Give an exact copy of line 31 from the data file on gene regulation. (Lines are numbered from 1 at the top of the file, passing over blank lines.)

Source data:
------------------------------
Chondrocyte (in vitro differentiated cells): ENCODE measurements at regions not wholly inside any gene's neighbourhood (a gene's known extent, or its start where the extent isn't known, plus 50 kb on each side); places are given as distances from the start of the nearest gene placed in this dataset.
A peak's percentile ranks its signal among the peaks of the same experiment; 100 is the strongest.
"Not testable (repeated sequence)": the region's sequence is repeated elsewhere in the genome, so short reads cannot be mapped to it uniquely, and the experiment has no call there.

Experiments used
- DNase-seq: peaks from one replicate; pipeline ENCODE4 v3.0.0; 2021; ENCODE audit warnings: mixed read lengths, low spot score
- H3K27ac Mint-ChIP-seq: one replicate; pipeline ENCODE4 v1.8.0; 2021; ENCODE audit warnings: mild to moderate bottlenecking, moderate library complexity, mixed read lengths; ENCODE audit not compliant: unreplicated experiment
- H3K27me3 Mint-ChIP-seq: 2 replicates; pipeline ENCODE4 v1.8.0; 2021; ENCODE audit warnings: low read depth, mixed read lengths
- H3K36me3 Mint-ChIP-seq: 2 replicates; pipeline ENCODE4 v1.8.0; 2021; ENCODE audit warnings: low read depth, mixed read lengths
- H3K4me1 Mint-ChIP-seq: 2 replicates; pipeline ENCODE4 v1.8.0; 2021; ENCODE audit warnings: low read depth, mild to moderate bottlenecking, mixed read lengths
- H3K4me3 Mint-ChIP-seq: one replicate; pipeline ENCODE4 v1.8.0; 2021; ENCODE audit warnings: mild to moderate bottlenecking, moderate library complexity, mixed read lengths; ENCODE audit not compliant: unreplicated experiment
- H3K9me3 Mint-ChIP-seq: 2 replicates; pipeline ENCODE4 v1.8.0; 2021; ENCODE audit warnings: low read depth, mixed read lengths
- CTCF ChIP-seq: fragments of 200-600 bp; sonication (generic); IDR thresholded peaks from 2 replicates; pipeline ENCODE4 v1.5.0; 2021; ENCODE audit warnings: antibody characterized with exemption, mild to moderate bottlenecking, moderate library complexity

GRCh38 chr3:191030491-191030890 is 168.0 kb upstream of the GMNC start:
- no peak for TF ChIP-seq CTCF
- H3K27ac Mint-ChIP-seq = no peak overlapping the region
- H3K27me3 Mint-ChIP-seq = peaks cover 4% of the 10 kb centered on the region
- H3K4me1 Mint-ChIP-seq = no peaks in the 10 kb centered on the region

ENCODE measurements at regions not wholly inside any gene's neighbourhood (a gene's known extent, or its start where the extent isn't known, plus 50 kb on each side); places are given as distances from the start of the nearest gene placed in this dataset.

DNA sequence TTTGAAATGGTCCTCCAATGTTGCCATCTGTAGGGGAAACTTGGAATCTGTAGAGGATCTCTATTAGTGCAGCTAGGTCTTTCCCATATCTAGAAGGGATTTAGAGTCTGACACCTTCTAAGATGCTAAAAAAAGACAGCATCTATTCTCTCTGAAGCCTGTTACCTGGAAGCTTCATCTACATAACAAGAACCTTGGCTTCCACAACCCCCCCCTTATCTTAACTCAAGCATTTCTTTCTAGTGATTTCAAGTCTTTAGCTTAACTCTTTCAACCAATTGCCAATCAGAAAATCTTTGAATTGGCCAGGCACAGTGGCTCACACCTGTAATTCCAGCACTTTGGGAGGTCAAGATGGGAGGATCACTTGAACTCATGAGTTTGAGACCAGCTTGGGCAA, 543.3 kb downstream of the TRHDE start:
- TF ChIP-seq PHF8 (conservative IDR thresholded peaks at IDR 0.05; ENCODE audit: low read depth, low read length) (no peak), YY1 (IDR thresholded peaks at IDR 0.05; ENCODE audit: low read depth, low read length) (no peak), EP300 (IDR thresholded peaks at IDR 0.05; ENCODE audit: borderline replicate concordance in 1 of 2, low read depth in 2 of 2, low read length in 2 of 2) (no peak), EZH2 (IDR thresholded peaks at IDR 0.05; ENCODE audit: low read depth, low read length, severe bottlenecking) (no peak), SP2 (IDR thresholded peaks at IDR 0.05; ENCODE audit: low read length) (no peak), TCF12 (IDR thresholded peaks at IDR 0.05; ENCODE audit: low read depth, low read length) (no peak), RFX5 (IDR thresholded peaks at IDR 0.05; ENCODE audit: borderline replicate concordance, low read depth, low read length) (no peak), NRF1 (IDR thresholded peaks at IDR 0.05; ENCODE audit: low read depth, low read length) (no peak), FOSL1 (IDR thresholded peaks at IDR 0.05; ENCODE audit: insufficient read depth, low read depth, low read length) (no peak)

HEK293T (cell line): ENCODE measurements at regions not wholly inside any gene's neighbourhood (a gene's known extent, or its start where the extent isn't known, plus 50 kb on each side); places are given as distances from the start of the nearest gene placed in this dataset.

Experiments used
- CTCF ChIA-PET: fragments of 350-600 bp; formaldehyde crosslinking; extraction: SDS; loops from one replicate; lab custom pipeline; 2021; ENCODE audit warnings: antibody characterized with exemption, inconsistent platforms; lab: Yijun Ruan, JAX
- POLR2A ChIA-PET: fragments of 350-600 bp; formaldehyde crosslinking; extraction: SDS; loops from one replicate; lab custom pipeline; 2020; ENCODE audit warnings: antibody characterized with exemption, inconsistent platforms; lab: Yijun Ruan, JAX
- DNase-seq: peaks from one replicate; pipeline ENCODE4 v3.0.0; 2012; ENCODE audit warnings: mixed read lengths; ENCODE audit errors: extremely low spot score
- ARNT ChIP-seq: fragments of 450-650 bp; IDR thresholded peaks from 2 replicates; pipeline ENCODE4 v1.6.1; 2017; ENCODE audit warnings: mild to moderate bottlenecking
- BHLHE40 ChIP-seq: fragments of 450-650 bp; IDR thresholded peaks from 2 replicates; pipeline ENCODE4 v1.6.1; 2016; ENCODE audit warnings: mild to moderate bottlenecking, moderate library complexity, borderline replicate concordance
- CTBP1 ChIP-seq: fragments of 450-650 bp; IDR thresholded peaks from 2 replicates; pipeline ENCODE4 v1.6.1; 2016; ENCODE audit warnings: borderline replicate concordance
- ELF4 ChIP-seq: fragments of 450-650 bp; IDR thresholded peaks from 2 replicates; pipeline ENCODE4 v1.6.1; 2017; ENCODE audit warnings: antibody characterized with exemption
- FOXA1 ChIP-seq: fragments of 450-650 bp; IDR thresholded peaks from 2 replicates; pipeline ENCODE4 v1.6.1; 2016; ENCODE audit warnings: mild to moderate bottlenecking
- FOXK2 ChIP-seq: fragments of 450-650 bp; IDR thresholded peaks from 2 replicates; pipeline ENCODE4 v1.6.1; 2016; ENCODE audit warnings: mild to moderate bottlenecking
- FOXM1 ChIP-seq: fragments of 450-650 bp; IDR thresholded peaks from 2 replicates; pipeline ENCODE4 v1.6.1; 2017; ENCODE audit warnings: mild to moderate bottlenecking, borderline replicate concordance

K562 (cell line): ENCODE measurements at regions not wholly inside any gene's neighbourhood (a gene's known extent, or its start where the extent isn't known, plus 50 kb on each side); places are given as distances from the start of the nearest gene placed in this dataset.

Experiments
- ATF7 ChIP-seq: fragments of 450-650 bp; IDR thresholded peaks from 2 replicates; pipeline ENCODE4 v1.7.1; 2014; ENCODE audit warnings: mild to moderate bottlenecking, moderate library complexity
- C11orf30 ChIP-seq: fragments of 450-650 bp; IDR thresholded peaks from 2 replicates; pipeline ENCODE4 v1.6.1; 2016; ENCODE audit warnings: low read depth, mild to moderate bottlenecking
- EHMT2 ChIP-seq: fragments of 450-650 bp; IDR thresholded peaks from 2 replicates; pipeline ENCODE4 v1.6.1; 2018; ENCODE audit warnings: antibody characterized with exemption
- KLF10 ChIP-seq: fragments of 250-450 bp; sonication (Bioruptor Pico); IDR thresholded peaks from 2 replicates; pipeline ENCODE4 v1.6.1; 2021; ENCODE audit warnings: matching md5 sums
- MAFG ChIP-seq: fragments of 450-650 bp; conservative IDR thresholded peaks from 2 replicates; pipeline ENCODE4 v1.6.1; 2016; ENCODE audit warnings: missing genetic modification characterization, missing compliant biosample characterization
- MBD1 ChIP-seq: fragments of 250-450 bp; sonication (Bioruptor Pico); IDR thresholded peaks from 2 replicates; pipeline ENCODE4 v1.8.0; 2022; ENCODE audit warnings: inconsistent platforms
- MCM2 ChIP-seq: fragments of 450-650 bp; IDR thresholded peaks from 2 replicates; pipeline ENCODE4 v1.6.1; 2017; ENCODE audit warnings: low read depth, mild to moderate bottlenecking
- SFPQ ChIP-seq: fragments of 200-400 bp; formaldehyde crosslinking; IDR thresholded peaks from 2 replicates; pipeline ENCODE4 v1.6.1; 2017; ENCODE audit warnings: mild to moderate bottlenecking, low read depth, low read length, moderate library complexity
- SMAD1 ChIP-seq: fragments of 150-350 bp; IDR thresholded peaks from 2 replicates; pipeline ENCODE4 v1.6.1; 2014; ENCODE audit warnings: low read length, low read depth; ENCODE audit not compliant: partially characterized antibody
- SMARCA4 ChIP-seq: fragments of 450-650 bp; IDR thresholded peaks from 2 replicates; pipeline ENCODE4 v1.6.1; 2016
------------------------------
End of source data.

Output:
- FOXK2 ChIP-seq: fragments of 450-650 bp; IDR thresholded peaks from 2 replicates; pipeline ENCODE4 v1.6.1; 2016; ENCODE audit warnings: mild to moderate bottlenecking